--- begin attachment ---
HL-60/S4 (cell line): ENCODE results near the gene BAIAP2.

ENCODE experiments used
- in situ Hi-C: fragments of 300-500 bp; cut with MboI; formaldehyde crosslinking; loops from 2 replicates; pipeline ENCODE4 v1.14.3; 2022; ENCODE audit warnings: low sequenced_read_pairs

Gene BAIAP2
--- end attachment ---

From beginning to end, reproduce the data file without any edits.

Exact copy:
HL-60/S4 (cell line): ENCODE results near the gene BAIAP2.

ENCODE experiments used
- in situ Hi-C: fragments of 300-500 bp; cut with MboI; formaldehyde crosslinking; loops from 2 replicates; pipeline ENCODE4 v1.14.3; 2022; ENCODE audit warnings: low sequenced_read_pairs

Gene BAIAP2